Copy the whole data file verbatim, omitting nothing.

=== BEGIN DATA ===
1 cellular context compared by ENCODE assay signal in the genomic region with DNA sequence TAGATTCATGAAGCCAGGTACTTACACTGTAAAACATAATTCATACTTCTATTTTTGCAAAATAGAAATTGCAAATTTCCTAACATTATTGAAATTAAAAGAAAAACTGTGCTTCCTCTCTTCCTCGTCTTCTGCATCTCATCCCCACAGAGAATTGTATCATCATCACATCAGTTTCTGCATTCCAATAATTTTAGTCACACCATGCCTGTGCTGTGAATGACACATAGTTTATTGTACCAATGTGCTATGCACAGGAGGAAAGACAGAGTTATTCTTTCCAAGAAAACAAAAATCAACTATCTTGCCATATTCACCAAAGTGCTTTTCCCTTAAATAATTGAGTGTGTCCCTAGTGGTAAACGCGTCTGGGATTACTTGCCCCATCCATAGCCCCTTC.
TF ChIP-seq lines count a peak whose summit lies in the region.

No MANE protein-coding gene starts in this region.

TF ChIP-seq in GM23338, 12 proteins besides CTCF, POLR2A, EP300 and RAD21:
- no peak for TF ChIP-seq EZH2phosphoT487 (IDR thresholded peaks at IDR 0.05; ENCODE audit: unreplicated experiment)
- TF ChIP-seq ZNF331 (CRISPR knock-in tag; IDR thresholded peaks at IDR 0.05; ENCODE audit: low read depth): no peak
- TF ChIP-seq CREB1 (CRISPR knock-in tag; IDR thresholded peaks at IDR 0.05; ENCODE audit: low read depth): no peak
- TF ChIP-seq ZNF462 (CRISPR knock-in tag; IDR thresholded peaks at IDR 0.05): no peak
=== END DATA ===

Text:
1 cellular context compared by ENCODE assay signal in the genomic region with DNA sequence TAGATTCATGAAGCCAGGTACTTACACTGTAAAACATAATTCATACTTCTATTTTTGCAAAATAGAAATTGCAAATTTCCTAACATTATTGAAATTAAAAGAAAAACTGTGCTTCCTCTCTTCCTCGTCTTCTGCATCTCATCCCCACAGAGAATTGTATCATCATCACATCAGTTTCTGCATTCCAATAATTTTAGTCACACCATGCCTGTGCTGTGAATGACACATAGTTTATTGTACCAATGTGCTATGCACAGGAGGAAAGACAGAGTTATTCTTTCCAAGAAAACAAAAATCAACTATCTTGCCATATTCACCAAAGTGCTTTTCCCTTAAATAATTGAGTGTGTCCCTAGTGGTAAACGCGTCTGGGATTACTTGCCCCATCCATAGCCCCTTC.
TF ChIP-seq lines count a peak whose summit lies in the region.

No MANE protein-coding gene starts in this region.

TF ChIP-seq in GM23338, 12 proteins besides CTCF, POLR2A, EP300 and RAD21:
- no peak for TF ChIP-seq EZH2phosphoT487 (IDR thresholded peaks at IDR 0.05; ENCODE audit: unreplicated experiment)
- TF ChIP-seq ZNF331 (CRISPR knock-in tag; IDR thresholded peaks at IDR 0.05; ENCODE audit: low read depth): no peak
- TF ChIP-seq CREB1 (CRISPR knock-in tag; IDR thresholded peaks at IDR 0.05; ENCODE audit: low read depth): no peak
- TF ChIP-seq ZNF462 (CRISPR knock-in tag; IDR thresholded peaks at IDR 0.05): no peak